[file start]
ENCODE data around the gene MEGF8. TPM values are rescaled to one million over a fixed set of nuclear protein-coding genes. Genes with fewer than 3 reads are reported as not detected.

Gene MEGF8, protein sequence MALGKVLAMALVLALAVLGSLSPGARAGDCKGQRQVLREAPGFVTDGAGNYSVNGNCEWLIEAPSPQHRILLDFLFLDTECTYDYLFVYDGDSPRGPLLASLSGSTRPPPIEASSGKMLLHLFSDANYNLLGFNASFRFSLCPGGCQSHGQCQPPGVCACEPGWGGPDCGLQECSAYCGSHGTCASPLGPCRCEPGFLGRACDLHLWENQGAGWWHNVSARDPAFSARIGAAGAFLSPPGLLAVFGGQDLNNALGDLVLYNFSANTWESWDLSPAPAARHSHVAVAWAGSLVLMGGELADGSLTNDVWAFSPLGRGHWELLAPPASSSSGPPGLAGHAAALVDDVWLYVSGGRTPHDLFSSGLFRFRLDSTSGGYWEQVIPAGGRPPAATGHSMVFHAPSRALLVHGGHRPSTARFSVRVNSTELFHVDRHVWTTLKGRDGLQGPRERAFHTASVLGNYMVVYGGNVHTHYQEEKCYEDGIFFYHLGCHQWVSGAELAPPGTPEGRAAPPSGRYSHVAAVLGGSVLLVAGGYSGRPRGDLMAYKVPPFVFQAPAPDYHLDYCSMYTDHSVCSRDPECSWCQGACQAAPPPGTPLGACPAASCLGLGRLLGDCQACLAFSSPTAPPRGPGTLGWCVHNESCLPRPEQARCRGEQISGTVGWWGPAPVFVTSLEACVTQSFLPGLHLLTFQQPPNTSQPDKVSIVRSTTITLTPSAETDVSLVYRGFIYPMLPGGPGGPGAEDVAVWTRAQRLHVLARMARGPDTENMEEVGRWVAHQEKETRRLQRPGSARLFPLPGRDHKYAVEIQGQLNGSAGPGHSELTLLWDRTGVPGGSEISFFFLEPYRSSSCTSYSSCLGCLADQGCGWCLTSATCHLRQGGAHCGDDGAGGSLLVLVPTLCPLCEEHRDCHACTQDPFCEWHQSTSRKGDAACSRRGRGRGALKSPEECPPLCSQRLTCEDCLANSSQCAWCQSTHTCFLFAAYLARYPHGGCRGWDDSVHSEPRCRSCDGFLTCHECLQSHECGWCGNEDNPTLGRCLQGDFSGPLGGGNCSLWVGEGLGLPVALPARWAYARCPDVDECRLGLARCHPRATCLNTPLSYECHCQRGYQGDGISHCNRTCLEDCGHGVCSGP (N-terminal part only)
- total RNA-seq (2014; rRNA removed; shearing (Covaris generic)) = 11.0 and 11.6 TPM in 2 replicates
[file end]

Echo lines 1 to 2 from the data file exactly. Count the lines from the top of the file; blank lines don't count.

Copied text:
ENCODE data around the gene MEGF8. TPM values are rescaled to one million over a fixed set of nuclear protein-coding genes. Genes with fewer than 3 reads are reported as not detected.

Gene MEGF8, protein sequence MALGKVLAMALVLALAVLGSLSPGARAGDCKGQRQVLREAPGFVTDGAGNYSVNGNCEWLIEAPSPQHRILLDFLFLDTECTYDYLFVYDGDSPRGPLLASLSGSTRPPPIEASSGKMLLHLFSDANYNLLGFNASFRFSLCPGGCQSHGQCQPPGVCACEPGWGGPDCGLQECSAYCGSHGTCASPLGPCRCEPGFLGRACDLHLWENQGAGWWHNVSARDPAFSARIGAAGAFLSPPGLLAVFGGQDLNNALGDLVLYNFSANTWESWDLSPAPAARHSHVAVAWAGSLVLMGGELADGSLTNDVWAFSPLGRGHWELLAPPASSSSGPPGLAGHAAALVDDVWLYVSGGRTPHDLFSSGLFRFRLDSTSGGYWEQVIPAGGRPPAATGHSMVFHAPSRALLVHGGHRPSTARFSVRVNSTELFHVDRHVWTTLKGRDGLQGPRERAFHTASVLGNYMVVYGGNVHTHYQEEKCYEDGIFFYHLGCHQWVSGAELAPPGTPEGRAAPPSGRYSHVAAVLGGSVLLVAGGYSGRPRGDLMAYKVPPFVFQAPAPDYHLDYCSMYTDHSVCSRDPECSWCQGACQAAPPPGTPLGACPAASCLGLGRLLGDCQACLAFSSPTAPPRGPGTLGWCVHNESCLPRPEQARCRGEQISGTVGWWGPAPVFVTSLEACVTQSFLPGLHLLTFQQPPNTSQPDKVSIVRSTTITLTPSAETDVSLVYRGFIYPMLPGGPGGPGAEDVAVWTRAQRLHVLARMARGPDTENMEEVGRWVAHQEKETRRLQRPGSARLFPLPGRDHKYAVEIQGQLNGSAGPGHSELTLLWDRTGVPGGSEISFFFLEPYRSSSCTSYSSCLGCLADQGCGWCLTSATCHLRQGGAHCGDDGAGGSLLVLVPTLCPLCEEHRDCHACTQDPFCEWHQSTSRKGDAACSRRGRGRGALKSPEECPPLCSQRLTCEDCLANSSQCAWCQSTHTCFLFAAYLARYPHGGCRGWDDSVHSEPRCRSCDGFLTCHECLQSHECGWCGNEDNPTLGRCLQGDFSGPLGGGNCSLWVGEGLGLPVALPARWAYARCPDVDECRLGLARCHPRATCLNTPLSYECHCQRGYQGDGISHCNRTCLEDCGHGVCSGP (N-terminal part only)